+in the \texttt{mmbtools-aux} repository, under the \texttt{supervisor} folder -
+these need to be changed to reflect the paths that are in use on your system.
supervisor also includes a small web-server that can display the state of the
managed processes. It is enabled with the \verb+[inet_http_server]+ setting in
the configuration file.
\subsection{Logging}
-Essential for a production environment is traceability of events, which is
-achieved using logging of important messages.
+Collecting information about events is essential within a production environment.
+This information is essential forensic analysis, and tracing sources of trouble.
+This is achieved through the logging of important messages that can be sent by
+the tools.
ODR-DabMux and ODR-DabMod both support logging to standard error, to a file and
to the system logger \texttt{syslog}. Logging to syslog is the most flexible
-solution, because the log information can be forwarded over the network to a
-centralised logging server, and can be filtered according to the priority of
-each message. Both tools log to the LOCAL0 facility, which can be redirected to
-a file, in order to group ODR-mmbTools-related messages together.
+approach; log information can be forwarded over the network to a
+centralised logging server - where logs can then be filtered according to the
+priority of each message. Both tools log to the LOCAL0 facility which in turn
+can be redirected into an ODR-mmbtools specific log file.
\sidenote{Describe rsyslog configuration}
-In order to avoid that the log files grow over time to unreasonable sizes,
-\texttt{logrotate} should be setup to rotate the files automatically.
+In order to avoid the log files from becomming undesirably large, \texttt{logrotate}
+should be set to rotate the files automatically.
+
\sidenote{Describe logrotate configuration}
\subsection{Timing}
-The ODR-mmbTools require a correct system time to function properly. This is
-especially important when running a SFN, but cannot be neglected for a proper
-production operation even with a single transmitter.
+The ODR-mmbTools require the system time to be accurate in order for them to
+function correctly - this is especially important when running a SFN, but is
+also important for standalone transmitters when in a production environment. It
+is also important to remember that most receivers have a clock that is
+synchronised to the clock time which is being transmitted by the multiplex to
+which it has been tuned.
The system needs to run a NTP client that synchronises the system time over the
network. Correct synchronisation can be checked using the \texttt{lpeers}
-command of the \texttt{ntpq} tool. The magnitude of the offset, indicated in
-milliseconds, should be below 10.
+command of the \texttt{ntpq} tool. The magnitude of the offset should be below
+10 mS.
The performance of the NTP synchronisation should also be monitored permanently
during operation.
@@ -107,17 +116,17 @@ during operation.
\subsection{Monitoring using munin}
The Munin\footnote{\url{http://munin-monitoring.org/}} monitoring tool can
-create graphs for essential system health parameters, and can also send emails
-in case a specific value exceeds its allowed bounds. This helps the operator in
-assessing the system status and the well-functioning of the services.
+create graphs for essential system health parameters. It can also send emails
+if values transgress the defined bounds - this assists the operator in the
+assessment of system status, as well as the health of the services.
In addition to basic system measurements like CPU, RAM and disk usage, NTP
-synchronisation, disk and network performance and many other information, there
-are also custom data sources for ODR-DabMux.
+synchronisation, disk and network performance (and much more besides), there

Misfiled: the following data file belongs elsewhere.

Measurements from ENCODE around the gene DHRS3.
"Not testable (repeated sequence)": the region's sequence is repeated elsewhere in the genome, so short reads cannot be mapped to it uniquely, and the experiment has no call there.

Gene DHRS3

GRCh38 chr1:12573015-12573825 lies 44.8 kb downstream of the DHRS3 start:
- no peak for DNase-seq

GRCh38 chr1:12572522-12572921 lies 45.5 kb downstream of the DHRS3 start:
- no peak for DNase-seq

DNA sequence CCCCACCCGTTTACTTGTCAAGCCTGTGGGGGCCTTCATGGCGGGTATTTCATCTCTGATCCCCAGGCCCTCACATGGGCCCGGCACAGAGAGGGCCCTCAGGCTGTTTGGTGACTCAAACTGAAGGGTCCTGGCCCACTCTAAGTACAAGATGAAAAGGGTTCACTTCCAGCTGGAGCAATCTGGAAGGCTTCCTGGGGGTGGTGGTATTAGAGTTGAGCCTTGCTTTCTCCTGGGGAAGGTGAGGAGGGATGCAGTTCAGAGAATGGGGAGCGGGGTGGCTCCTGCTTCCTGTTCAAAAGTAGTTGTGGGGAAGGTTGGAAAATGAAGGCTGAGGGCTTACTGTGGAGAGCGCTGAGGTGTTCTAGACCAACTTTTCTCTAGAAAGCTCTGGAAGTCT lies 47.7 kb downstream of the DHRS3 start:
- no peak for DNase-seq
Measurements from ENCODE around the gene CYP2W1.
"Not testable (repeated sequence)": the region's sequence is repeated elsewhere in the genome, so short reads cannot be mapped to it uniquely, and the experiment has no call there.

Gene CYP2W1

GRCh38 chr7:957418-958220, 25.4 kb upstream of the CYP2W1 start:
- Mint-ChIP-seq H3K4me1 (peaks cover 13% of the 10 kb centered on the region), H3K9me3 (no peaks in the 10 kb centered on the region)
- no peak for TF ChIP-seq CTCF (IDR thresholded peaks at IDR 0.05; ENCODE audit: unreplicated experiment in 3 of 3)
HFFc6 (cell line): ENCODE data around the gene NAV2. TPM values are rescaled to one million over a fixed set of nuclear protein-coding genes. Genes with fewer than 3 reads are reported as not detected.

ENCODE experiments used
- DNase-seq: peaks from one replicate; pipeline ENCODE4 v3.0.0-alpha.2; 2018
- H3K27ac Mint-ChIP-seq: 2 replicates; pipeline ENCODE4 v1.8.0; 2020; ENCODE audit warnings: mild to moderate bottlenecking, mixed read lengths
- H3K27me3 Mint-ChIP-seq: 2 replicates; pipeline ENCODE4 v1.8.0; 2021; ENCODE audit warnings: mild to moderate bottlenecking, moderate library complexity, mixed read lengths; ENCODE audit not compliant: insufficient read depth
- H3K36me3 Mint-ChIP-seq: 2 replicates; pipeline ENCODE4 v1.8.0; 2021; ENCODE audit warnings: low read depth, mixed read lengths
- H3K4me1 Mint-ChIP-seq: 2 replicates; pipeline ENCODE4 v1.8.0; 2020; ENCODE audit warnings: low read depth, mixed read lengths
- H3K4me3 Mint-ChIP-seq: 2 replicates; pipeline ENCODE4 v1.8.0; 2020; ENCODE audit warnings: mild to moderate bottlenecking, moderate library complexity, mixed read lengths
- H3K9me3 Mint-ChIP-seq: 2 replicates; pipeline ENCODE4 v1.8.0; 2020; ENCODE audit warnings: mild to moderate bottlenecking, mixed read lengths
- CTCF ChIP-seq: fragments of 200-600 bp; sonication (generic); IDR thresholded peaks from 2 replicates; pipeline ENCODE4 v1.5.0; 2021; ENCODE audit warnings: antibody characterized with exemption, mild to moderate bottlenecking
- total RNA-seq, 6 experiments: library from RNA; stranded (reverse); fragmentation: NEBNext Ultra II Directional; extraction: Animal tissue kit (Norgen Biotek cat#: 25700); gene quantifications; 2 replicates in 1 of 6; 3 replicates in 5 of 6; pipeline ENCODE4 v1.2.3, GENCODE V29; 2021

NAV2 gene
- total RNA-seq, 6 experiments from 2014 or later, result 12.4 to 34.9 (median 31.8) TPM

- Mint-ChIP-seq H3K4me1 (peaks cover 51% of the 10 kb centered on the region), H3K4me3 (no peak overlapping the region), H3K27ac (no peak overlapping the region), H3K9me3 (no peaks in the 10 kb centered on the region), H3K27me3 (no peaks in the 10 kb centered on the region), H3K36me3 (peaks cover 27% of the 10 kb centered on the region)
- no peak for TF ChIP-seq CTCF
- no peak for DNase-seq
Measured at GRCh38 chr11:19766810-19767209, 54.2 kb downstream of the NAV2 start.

+are also custom data sources for ODR-DabMux;
These data sources include ZMQ input buffer monitoring (buffer level, underruns
-and overruns) and input audio level (peak for both channels). This data source
-can be installed by copying \verb+doc/stats_dabmux_multi.py+ to
+and overruns) and the peak audio input levels (mono, or stereo). This data
+source can be installed by copying \verb+doc/stats_dabmux_multi.py+ to
\texttt{/etc/munin/plugins.d}. They require that the ODR-DabMux management
server is enabled in the configuration, and will automatically generate the
graphs for the subchannels used in the configuration.
@@ -125,10 +134,10 @@ graphs for the subchannels used in the configuration.
\subsection{Real-time Scheduling}
-As a general principle, it is advisable to run tools that do not need superuser
-privileges under another user than \texttt{root}. The same principle also
-applies to the ODR-mmbTools, where care has to be taken that the tools can
-request real-time scheduling when needed.
+As a general principle, it is prudent not to run tools (that do not need superuser
+privileges) as the \texttt{root} user. The same principle also applies to the
+ODR-mmbTools, but care has to be taken that the tools can still request real-time
+scheduling when it is needed.
This is achieved by adding the following to \texttt{/etc/security/limits.conf},
assuming the tools are run under the user \texttt{odr}.
@@ -138,20 +147,20 @@ odr - rtprio 65
odr - nice -10
\end{lstlisting}
-If you have installed JACK with real-time privileges, you might already find the
-same setting, but for the audio group, written as \texttt{@audio}, which is
-sufficient.
+If you have installed JACK with real-time privileges, you may find this has
+already been configured for the 'audio' group, written as \texttt{@audio}, which
+should suffice providing your desired user is a member of the @audio group.
\subsection{Accessing the USRP as Non-root}
Superuser privileges are not required to access USB-connected USRP devices, but
sometimes the system lacks the configuration to enable normal users to
-communicate to the device.
+communicate with the device.
In that case, it is necessary to add a rule file for \texttt{udev}. This file is
included in the UHD sources, but might not have been automatically installed.
-The file is called \texttt{uhd-usrp.rules}, should be placed into
+The file is called \texttt{10-uhd-usrp.rules}, should be placed into
\texttt{/etc/udev/rules.d/} and should contain
{ \footnotesize
\begin{verbatim}